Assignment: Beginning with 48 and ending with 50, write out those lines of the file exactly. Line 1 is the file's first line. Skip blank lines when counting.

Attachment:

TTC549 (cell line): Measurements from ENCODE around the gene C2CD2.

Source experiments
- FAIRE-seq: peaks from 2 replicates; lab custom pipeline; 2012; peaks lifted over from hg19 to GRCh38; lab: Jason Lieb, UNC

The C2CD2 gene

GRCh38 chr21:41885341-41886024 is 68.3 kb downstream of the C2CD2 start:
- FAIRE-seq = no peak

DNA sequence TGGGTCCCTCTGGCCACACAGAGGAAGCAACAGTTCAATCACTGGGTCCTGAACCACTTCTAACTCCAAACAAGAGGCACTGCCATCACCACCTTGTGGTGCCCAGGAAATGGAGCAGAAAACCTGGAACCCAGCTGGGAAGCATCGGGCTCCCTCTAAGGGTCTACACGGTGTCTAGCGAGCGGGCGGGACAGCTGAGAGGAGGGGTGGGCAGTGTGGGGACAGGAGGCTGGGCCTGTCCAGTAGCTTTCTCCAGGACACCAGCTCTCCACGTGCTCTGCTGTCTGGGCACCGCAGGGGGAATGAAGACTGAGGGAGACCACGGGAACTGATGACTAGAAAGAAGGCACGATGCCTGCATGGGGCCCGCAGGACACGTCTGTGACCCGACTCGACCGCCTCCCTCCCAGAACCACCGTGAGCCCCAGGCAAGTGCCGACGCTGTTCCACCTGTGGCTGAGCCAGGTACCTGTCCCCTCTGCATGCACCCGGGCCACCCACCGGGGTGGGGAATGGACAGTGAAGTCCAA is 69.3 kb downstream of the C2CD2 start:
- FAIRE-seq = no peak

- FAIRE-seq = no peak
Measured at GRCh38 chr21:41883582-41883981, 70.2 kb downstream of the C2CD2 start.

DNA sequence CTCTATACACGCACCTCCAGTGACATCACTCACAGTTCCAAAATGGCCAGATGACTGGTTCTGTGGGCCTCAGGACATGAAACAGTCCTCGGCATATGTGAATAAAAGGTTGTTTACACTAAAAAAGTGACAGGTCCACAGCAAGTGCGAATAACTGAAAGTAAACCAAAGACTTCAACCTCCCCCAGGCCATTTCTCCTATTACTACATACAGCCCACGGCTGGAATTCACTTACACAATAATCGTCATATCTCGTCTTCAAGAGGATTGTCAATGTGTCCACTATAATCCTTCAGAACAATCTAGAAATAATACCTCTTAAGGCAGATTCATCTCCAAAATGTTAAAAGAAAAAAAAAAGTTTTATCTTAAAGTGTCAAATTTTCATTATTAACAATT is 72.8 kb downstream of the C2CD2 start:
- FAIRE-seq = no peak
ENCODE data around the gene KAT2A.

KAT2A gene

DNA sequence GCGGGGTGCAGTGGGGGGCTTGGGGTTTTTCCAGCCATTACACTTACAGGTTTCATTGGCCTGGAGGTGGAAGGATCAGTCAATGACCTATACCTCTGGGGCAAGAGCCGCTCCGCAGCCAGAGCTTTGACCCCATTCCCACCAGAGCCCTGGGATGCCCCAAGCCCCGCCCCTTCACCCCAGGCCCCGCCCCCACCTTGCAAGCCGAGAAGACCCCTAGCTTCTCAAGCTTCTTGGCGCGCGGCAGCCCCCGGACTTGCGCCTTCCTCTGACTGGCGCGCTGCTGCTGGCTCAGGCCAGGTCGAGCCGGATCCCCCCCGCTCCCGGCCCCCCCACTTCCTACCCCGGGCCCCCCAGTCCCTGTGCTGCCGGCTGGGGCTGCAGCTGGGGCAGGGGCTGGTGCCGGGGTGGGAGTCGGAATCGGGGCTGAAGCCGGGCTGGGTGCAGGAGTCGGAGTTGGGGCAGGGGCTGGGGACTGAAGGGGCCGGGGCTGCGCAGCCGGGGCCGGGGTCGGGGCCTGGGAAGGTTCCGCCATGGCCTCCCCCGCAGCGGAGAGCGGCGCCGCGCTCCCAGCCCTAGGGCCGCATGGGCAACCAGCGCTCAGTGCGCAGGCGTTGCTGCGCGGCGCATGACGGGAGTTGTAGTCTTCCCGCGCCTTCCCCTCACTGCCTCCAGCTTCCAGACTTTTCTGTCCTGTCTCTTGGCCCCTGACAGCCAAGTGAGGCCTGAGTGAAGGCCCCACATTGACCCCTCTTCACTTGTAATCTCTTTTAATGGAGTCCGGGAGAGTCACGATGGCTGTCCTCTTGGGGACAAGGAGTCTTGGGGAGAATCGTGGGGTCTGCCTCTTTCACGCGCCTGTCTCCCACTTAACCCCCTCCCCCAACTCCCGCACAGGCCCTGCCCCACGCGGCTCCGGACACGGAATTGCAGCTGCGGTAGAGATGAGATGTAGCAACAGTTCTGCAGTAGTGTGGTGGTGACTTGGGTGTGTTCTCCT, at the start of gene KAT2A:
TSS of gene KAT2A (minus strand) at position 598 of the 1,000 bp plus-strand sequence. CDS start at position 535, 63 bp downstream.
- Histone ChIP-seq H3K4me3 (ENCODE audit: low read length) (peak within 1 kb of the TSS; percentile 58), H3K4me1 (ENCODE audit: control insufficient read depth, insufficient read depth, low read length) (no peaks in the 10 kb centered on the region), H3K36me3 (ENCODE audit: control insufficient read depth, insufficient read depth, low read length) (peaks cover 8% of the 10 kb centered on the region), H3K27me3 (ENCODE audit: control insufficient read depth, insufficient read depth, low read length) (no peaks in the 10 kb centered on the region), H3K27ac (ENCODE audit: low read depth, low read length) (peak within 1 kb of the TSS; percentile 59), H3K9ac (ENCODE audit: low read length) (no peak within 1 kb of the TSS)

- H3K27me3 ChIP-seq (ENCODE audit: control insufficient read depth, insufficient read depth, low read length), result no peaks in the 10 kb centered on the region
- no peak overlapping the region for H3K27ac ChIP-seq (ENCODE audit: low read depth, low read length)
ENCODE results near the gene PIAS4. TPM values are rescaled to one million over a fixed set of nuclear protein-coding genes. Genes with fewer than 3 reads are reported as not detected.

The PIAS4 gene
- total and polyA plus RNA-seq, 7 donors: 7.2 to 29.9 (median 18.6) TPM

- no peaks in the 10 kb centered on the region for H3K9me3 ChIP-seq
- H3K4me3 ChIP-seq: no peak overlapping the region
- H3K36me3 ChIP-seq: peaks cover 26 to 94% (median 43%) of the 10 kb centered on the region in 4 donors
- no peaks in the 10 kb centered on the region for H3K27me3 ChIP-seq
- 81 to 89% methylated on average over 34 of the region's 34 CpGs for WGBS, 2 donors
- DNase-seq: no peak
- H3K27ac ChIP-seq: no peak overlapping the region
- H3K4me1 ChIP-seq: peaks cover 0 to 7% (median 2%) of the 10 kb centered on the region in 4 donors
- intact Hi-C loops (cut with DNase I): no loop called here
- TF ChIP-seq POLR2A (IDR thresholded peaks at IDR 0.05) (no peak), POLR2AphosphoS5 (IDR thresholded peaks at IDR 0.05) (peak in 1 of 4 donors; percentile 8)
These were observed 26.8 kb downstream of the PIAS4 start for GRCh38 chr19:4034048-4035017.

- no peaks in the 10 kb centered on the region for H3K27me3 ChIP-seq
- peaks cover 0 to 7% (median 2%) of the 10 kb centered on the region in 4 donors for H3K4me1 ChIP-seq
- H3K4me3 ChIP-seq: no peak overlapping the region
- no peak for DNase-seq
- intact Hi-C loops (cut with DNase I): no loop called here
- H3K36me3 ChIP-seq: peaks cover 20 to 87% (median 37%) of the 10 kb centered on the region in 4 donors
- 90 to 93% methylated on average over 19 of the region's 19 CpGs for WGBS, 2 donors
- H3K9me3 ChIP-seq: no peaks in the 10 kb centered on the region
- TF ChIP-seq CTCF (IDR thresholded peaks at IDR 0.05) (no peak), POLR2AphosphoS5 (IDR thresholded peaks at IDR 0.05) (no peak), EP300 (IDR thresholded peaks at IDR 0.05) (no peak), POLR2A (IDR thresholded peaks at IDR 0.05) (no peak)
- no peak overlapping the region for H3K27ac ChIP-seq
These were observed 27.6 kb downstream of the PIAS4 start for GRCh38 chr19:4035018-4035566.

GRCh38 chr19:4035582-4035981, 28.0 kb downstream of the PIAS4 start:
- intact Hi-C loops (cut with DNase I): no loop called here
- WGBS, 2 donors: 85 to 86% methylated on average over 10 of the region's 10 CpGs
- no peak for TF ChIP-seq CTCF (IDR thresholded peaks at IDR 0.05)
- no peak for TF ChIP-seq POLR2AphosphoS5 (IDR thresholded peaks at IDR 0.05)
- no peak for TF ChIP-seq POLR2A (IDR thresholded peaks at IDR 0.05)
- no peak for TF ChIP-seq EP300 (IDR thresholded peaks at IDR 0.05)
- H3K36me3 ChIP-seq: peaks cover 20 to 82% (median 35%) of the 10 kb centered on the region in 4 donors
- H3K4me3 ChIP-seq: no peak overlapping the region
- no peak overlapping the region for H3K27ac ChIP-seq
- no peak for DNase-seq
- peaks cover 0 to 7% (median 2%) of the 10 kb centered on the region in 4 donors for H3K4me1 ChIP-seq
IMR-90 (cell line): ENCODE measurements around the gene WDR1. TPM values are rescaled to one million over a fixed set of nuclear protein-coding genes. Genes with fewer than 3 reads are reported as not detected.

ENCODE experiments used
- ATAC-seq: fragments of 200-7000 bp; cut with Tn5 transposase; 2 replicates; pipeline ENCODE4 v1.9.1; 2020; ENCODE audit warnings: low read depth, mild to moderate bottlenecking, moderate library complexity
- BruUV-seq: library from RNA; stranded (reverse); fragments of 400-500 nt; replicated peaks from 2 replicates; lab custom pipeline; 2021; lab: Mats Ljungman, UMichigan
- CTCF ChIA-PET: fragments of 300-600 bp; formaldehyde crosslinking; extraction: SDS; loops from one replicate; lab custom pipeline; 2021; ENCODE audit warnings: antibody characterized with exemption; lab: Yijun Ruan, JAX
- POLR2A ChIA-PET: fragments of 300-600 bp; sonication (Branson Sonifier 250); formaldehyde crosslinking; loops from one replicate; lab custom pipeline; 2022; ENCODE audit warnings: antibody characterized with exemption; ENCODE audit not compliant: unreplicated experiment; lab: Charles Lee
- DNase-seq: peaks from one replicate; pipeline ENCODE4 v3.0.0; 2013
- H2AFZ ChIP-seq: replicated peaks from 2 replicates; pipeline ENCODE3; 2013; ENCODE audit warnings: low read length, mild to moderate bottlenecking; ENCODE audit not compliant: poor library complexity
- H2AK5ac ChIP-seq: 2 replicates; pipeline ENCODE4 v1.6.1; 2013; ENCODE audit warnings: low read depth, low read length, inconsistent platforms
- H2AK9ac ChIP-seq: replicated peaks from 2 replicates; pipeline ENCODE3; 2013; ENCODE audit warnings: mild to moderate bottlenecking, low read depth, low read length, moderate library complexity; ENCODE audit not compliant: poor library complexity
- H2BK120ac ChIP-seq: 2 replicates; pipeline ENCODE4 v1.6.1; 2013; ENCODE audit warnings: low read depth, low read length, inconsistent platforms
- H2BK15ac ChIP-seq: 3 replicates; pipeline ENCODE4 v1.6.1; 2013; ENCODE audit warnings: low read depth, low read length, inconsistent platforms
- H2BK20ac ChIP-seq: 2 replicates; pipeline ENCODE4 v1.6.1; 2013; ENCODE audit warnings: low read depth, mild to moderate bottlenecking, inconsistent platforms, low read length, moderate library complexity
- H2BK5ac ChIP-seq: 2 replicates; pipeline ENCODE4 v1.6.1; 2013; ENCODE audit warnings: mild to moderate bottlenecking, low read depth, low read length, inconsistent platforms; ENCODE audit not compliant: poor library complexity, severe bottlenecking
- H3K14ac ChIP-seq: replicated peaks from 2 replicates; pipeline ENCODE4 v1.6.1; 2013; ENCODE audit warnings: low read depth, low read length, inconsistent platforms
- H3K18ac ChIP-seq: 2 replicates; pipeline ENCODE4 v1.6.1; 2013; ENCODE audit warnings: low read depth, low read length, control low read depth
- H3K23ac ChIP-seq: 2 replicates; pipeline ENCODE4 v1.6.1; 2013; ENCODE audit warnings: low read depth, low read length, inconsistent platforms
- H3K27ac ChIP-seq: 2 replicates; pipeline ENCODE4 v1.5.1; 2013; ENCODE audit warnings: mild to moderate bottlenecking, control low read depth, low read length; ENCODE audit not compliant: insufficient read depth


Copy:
- no peak for TF ChIP-seq CTCF (IDR thresholded peaks at IDR 0.05)
- no peak for TF ChIP-seq POLR2AphosphoS5 (IDR thresholded peaks at IDR 0.05)
- no peak for TF ChIP-seq POLR2A (IDR thresholded peaks at IDR 0.05)